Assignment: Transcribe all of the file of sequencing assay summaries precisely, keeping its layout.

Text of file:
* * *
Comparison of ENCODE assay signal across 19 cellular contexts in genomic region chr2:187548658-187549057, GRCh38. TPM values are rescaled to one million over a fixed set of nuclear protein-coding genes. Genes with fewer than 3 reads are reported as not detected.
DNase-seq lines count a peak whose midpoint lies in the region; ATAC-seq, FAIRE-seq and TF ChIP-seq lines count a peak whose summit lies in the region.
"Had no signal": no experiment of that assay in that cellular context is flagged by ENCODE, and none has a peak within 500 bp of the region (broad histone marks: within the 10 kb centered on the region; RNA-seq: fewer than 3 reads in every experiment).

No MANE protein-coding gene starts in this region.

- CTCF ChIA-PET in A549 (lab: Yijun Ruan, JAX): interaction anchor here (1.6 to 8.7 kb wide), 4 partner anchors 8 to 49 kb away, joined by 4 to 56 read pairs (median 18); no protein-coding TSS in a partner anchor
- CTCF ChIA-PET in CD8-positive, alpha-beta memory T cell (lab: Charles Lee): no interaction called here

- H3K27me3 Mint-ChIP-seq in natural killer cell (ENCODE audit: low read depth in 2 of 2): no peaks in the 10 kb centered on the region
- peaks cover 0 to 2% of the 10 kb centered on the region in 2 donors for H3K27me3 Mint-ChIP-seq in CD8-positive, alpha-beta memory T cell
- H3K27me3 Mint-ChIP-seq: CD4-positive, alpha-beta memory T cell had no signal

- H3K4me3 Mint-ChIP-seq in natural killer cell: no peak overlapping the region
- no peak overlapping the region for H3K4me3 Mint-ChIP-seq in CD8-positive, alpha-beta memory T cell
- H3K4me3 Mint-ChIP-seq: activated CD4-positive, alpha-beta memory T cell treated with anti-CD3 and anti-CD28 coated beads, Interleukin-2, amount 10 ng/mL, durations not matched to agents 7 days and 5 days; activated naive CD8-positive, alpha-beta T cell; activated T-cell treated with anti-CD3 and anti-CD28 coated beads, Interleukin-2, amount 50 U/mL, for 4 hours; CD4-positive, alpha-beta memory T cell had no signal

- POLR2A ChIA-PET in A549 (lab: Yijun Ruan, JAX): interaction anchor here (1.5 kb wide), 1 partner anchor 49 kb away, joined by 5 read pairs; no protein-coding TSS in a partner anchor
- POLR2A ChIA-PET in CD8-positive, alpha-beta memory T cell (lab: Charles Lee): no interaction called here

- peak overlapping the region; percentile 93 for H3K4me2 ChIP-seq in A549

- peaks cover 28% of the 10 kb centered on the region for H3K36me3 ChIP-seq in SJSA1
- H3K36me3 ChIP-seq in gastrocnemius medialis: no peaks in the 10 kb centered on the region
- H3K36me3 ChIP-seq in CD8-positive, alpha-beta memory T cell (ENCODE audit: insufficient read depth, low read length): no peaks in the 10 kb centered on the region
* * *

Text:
Comparison of ENCODE assay signal across 19 cellular contexts in genomic region chr2:187548658-187549057, GRCh38. TPM values are rescaled to one million over a fixed set of nuclear protein-coding genes. Genes with fewer than 3 reads are reported as not detected.
DNase-seq lines count a peak whose midpoint lies in the region; ATAC-seq, FAIRE-seq and TF ChIP-seq lines count a peak whose summit lies in the region.
"Had no signal": no experiment of that assay in that cellular context is flagged by ENCODE, and none has a peak within 500 bp of the region (broad histone marks: within the 10 kb centered on the region; RNA-seq: fewer than 3 reads in every experiment).

No MANE protein-coding gene starts in this region.

- CTCF ChIA-PET in A549 (lab: Yijun Ruan, JAX): interaction anchor here (1.6 to 8.7 kb wide), 4 partner anchors 8 to 49 kb away, joined by 4 to 56 read pairs (median 18); no protein-coding TSS in a partner anchor
- CTCF ChIA-PET in CD8-positive, alpha-beta memory T cell (lab: Charles Lee): no interaction called here

- H3K27me3 Mint-ChIP-seq in natural killer cell (ENCODE audit: low read depth in 2 of 2): no peaks in the 10 kb centered on the region
- peaks cover 0 to 2% of the 10 kb centered on the region in 2 donors for H3K27me3 Mint-ChIP-seq in CD8-positive, alpha-beta memory T cell
- H3K27me3 Mint-ChIP-seq: CD4-positive, alpha-beta memory T cell had no signal

- H3K4me3 Mint-ChIP-seq in natural killer cell: no peak overlapping the region
- no peak overlapping the region for H3K4me3 Mint-ChIP-seq in CD8-positive, alpha-beta memory T cell
- H3K4me3 Mint-ChIP-seq: activated CD4-positive, alpha-beta memory T cell treated with anti-CD3 and anti-CD28 coated beads, Interleukin-2, amount 10 ng/mL, durations not matched to agents 7 days and 5 days; activated naive CD8-positive, alpha-beta T cell; activated T-cell treated with anti-CD3 and anti-CD28 coated beads, Interleukin-2, amount 50 U/mL, for 4 hours; CD4-positive, alpha-beta memory T cell had no signal

- POLR2A ChIA-PET in A549 (lab: Yijun Ruan, JAX): interaction anchor here (1.5 kb wide), 1 partner anchor 49 kb away, joined by 5 read pairs; no protein-coding TSS in a partner anchor
- POLR2A ChIA-PET in CD8-positive, alpha-beta memory T cell (lab: Charles Lee): no interaction called here

- peak overlapping the region; percentile 93 for H3K4me2 ChIP-seq in A549

- peaks cover 28% of the 10 kb centered on the region for H3K36me3 ChIP-seq in SJSA1
- H3K36me3 ChIP-seq in gastrocnemius medialis: no peaks in the 10 kb centered on the region
- H3K36me3 ChIP-seq in CD8-positive, alpha-beta memory T cell (ENCODE audit: insufficient read depth, low read length): no peaks in the 10 kb centered on the region